Blog    |    Septic Tank Buyer’s Guide by GoToTanks

Septic-Tank-Buyers-Guide

Septic tanks are the invisible superheroes that keep our lives clean and healthy. Most of us go through life barely noticing them. In fact, they are designed to only be noticed when something goes wrong. When they do go wrong it is very noticeable, very messy, and very unhealthy. That is why it is important to get the right septic tank for your personal or business needs.

Types of Septic Tanks

In the past, the idea of a septic tank was simply a concrete tank buried somewhere in the backyard. It was not cheap, but it was not the most expensive item that people had to buy for their property. Many older properties still have these basic units, but current regulations often do not allow new installations of those old types of septic septic tank systems. It is important to be aware of your area’s regulations regarding septic tank design.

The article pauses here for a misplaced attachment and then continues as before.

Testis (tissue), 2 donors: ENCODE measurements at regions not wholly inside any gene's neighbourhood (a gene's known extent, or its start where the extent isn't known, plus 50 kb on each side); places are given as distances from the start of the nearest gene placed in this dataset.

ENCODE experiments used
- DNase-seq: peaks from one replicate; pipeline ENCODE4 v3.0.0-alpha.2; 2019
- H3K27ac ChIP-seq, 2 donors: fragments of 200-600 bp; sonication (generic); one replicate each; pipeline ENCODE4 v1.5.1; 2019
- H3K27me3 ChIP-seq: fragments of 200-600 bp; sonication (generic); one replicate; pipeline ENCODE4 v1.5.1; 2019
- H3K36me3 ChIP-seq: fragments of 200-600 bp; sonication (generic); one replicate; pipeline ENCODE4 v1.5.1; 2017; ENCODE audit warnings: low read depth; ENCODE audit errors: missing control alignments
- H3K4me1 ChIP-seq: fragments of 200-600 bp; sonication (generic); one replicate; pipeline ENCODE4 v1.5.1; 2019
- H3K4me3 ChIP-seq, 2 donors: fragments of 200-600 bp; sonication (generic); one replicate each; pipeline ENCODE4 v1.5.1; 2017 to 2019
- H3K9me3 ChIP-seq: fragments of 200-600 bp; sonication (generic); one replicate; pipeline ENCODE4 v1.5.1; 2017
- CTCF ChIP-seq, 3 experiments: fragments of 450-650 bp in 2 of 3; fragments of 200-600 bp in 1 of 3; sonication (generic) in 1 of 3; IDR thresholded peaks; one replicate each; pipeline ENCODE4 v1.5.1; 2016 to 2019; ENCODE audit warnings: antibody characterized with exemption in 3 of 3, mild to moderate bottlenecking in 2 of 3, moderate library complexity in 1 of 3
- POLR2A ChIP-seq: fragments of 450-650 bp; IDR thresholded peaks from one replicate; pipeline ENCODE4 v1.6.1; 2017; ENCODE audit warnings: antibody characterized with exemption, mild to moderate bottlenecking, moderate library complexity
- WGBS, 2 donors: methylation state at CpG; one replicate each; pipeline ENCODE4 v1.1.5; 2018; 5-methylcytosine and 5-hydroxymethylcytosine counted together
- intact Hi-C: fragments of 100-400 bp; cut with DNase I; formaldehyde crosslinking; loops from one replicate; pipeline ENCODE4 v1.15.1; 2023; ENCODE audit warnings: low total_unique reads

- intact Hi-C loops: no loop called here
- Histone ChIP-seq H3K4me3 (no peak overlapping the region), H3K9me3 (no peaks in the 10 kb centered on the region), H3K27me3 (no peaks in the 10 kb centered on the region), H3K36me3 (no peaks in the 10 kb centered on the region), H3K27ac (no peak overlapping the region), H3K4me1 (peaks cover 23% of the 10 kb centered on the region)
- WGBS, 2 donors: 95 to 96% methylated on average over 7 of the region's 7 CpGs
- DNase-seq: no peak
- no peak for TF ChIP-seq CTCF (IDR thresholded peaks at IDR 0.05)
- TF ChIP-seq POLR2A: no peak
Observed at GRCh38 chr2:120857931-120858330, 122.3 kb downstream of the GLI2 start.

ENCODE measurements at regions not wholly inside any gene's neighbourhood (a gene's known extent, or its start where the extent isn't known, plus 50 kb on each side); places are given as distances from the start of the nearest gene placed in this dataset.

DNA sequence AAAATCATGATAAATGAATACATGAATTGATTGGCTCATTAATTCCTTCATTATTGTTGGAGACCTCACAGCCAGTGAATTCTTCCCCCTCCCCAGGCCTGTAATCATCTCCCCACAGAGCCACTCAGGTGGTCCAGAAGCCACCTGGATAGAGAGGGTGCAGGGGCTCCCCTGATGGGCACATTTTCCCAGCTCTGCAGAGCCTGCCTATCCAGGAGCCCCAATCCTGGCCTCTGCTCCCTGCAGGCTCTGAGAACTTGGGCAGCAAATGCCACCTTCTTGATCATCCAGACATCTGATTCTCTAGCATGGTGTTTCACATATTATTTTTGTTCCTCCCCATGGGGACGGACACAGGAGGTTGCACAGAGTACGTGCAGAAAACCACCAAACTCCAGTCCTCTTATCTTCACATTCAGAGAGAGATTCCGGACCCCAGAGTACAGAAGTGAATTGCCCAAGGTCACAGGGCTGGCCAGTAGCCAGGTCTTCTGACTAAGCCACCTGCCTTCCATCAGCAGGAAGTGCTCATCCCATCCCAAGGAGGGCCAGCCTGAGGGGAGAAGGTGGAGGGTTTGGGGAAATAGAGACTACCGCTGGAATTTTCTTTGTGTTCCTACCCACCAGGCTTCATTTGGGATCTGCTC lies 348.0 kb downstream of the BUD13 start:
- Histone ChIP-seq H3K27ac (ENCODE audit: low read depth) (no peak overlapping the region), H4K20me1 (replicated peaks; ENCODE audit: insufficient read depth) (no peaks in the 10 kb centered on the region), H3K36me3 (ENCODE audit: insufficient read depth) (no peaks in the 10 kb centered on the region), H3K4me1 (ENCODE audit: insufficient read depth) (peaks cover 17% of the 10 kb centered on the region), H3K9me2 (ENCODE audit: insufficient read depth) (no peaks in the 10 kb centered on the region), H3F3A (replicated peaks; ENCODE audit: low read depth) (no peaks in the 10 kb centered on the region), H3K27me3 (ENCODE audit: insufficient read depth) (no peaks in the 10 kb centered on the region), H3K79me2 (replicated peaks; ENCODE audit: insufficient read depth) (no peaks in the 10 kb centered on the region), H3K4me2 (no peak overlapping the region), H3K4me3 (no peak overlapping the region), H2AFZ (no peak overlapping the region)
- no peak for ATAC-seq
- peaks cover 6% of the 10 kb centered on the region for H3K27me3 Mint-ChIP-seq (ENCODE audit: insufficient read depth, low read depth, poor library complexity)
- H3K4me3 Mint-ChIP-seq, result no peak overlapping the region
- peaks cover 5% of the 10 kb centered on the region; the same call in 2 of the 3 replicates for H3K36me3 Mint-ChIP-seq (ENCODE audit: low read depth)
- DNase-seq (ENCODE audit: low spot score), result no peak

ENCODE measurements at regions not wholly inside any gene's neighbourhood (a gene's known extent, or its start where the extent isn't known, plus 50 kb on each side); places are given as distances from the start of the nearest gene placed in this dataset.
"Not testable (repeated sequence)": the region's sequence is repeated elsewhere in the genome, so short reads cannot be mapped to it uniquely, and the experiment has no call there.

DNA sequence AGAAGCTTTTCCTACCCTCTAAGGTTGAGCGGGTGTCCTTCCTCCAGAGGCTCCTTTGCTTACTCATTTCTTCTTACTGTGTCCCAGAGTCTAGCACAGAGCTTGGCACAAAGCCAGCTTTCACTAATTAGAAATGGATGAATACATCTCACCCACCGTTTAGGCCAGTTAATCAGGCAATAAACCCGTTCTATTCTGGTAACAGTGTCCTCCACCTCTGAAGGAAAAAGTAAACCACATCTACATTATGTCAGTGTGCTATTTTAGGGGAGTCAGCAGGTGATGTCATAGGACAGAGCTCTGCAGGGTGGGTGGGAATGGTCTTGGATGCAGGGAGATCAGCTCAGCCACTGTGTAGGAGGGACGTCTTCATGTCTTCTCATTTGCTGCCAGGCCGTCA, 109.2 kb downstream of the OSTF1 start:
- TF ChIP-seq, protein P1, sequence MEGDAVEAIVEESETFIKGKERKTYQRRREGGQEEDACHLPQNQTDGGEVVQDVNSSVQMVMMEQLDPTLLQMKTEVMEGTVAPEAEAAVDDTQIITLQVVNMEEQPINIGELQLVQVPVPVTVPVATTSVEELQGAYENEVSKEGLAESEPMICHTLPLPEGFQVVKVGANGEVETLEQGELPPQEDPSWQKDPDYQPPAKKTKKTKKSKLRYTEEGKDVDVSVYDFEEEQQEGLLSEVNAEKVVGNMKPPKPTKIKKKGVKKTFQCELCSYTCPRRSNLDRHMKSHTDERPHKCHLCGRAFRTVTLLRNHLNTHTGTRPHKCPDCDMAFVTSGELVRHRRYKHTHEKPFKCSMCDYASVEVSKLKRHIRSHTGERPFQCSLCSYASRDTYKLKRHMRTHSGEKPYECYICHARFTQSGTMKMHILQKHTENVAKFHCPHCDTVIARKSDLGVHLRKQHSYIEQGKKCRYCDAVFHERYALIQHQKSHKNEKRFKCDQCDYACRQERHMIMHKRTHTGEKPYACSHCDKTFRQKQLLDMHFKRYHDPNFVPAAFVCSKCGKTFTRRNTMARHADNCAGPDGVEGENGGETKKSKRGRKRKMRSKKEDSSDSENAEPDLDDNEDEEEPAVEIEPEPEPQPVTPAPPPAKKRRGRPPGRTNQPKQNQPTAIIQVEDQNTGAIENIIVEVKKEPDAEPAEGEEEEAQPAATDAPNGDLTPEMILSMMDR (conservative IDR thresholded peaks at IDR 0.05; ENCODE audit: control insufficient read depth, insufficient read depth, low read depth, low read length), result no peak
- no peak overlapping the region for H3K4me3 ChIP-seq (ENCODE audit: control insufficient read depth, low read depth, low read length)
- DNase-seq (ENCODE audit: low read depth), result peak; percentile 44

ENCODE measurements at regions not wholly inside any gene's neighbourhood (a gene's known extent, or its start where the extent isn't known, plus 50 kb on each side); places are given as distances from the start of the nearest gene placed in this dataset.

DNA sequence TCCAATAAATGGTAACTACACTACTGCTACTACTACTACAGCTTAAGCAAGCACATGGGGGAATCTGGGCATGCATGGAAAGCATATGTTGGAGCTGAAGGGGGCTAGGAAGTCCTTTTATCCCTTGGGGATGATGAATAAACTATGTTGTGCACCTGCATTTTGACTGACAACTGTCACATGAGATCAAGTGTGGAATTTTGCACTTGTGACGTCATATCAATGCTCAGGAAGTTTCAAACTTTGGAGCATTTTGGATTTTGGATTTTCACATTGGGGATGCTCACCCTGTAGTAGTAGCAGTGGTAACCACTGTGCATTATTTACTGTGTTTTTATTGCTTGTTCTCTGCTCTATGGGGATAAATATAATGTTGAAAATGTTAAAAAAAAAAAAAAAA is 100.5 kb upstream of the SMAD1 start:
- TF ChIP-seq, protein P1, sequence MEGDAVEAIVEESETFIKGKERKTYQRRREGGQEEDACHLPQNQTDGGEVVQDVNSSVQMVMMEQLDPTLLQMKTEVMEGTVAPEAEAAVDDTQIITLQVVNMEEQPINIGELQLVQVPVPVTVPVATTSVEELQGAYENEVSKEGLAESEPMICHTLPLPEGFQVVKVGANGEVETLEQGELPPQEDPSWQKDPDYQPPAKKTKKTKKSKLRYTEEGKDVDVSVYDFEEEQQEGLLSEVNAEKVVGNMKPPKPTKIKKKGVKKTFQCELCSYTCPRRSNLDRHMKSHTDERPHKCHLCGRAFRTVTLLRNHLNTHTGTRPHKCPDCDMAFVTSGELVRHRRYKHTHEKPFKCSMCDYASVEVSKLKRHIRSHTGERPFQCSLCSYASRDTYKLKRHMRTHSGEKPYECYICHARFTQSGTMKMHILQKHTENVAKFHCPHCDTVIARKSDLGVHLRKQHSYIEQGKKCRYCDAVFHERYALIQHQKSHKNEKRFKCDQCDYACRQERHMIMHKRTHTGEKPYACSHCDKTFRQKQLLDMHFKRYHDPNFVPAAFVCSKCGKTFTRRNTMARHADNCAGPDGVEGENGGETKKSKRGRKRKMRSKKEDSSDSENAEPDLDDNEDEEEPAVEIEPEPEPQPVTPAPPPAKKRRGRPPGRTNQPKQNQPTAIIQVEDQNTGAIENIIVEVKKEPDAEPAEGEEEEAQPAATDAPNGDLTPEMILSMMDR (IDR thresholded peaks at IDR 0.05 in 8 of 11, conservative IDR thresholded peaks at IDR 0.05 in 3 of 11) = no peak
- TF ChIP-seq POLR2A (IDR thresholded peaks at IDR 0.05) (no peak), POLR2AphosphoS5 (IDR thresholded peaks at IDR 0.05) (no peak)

What are the septic tank types? Most septic systems can be divided into four general categories, based upon function.

  • Standard Gravity – These are systems that simply allow the force of gravity to pull the wastewater through the filtering system.

  • Pressure Distribution – Pressure distribution applies external artificial pressure to force wastewater through the filtering system

  • Advanced Treatment, below ground – These filtering systems are located below ground level, providing more safety, but often requiring more effort to maintain.